Tucson
SlimFast Site to Can Beans, Not Shakes

Tucson, Ariz.—The former SlimFast manufacturing building in Tucson has been vacant for nearly two years, but plans are under way to fill the 440,000-square-foot plant with food of a different fare. Arizona Canning Company LLC, of Mexico, announced in June the building would house its U.S. headquarters, bringing 200 employees to the region in the next three years. The majority of the recruits will be from the Tucson area. By summer 2007, Arizona Canning Company plans to buy raw material from U.S.-based suppliers, receive it in Tucson, process and sell the plant’s output to U.S. markets across the country. “This will be a huge win for Tucson,” notes Joe Snell, TREO President & CEO.

www.lacostena.com.mx

Bowie
Gasified Coal Emits a Fresh Breath

Bowie, Ariz.—Developers of the 600-megawatt Bowie Power Station announced the electric generation facility planned for Southeastern Arizona will now incorporate environmentally sensitive coal technology. The project will gasify coal before combustion for cost-effective generation while protecting the environment, creating local jobs and economic growth. Developers say the project will lessen Arizona’s dependence on natural gas for electric generation. “This is unlike a conventional coal plant where its pulverized and burned,” says spokesman Ian Caulkins. “In this case, mercury, sulfur and other contaminants are removed prior to combustion.” Bowie is expected to outperform the efficiency and emissions of existing coal power plants, which will make it one of the cleanest coal plants in the world. The Arizona Corporation Commission has already granted a certificate. All remaining regulatory requirements will be completed by 2007 and construction will then begin as soon as possible with commercial operation expected in 2012.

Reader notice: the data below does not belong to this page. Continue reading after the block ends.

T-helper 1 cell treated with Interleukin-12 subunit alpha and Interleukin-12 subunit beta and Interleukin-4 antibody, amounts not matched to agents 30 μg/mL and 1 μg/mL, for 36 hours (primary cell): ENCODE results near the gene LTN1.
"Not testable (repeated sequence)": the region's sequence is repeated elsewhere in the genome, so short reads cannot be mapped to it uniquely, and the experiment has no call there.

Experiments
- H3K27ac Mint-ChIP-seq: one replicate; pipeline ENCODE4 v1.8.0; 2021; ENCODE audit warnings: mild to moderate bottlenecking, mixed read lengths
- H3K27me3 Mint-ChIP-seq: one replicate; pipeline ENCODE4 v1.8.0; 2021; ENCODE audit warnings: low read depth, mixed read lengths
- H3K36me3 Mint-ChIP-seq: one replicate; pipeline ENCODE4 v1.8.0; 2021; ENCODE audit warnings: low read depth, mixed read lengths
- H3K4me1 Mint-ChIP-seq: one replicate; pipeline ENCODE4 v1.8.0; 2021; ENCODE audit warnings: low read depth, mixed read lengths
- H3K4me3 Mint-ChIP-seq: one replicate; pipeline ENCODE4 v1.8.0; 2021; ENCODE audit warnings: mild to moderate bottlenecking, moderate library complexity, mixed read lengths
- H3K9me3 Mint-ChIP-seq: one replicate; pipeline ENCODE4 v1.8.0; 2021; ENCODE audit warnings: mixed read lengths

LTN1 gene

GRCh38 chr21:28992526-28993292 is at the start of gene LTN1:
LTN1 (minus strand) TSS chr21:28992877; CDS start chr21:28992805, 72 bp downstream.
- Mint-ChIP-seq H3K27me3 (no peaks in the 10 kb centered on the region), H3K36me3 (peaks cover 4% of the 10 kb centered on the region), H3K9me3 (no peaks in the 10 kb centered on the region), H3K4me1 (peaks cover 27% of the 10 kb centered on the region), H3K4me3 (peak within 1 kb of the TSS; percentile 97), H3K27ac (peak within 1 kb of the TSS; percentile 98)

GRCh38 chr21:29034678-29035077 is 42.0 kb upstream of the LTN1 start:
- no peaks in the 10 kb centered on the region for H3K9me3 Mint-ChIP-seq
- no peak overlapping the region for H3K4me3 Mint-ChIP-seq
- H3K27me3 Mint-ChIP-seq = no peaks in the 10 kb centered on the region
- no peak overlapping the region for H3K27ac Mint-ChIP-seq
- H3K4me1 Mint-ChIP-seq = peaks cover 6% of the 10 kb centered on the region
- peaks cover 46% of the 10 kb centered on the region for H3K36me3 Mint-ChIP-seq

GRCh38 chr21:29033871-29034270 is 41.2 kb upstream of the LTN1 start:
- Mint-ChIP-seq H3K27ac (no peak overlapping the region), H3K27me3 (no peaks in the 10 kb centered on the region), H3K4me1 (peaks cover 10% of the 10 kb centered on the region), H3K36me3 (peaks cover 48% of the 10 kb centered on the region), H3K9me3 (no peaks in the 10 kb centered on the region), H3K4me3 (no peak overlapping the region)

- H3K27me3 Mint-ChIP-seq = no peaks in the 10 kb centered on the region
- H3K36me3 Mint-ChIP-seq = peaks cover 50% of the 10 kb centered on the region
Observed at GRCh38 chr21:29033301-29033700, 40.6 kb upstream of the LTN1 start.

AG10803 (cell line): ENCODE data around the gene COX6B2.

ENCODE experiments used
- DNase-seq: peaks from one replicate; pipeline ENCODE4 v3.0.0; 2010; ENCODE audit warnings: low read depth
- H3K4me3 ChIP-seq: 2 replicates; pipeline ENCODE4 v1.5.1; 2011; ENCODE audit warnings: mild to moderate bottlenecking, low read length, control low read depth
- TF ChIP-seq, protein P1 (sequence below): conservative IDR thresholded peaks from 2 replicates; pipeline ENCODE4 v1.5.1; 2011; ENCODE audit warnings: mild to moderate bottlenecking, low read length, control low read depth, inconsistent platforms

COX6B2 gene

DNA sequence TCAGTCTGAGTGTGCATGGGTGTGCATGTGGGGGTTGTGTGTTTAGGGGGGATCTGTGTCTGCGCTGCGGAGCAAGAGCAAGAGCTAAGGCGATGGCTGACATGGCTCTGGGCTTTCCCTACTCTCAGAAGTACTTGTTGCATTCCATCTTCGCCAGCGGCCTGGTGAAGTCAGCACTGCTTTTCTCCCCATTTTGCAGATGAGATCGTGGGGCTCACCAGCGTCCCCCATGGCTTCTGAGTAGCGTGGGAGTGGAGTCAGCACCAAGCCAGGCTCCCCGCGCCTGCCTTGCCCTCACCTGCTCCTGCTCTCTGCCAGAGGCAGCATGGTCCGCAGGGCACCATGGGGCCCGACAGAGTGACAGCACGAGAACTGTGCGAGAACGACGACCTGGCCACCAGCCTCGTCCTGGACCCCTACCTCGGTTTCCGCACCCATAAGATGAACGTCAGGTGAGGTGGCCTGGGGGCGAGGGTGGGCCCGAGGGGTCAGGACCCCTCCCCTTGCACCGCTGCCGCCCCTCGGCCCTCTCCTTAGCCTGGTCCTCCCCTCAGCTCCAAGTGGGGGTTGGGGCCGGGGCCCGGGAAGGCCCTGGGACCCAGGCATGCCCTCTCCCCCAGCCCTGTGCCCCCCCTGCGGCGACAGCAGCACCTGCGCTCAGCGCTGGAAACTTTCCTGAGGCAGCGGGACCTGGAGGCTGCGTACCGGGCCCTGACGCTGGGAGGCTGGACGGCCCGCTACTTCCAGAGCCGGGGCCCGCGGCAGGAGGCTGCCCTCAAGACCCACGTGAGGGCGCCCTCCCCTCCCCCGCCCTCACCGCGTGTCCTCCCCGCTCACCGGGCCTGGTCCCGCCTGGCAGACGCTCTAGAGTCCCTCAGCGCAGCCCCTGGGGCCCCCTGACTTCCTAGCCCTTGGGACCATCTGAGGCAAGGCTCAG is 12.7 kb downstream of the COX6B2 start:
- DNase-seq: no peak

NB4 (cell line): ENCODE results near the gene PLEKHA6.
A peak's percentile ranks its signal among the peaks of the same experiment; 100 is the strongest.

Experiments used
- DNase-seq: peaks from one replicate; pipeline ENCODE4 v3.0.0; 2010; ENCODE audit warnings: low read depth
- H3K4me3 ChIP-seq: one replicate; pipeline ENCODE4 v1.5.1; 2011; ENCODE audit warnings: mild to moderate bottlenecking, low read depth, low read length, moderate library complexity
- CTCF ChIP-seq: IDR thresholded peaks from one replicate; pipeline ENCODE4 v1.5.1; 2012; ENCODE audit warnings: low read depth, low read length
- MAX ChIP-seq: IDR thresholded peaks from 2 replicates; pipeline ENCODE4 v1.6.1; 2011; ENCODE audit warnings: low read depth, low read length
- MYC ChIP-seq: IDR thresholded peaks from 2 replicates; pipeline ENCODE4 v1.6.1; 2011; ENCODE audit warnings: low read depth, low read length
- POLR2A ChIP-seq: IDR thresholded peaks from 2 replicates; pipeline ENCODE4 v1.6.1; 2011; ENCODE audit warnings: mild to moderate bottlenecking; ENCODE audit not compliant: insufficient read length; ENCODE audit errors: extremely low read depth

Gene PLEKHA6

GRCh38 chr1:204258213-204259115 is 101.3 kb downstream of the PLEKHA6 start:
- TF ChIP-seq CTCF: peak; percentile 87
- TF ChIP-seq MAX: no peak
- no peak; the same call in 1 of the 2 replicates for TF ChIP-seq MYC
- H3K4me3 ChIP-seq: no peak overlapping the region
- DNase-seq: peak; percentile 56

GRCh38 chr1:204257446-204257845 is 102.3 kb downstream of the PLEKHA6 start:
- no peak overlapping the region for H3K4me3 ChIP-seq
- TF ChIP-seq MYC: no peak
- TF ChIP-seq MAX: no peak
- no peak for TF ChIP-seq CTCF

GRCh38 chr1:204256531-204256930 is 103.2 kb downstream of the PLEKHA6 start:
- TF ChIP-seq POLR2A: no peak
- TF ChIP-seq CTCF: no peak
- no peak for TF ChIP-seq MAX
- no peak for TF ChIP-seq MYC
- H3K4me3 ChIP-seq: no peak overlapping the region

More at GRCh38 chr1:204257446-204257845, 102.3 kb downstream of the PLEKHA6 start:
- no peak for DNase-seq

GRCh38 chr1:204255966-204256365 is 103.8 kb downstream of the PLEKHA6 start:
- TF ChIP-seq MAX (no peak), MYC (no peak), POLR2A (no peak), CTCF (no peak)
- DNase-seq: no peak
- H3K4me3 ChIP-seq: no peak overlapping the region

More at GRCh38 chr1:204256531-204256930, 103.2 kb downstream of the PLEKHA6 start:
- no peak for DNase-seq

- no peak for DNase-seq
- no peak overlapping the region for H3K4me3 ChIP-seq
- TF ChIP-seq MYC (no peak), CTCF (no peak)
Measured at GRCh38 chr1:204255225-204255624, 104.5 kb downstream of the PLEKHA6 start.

www.bowiepower.com

AZ Business MagazineSuperior
Broadband a Boon to Local Businesses

Superior, Ariz.—Until recently, sending large files over the Internet was an exercise in patience for business owners in Superior. But a gift from the Arizona Department of Commerce will funnel in $35,000, bringing high-speed broadband infrastructure and the potential for hundreds of new jobs.
Superior businesses were hindered with limited dial-up connections, which severely limited communications, ordering products online and carrying out tasks as simple as e-mailing digital photos. “Our business has suffered as a result of our inability to access reliable infrastructure,” says Rozlyn Lipsey, a Superior business owner. Several local businesses have provided $1,000 matches to fund the project. The town has dedicated $25,000 and applied for an additional $270,000 from the federal government to enhance the initiative. An award announcement will be made this fall. Officials expect the improved connectivity will allow business the chance to grow, facilitating 300 full-time jobs.

www.azcommerce.com

Arizona Business Magazine Aug/Sept 2006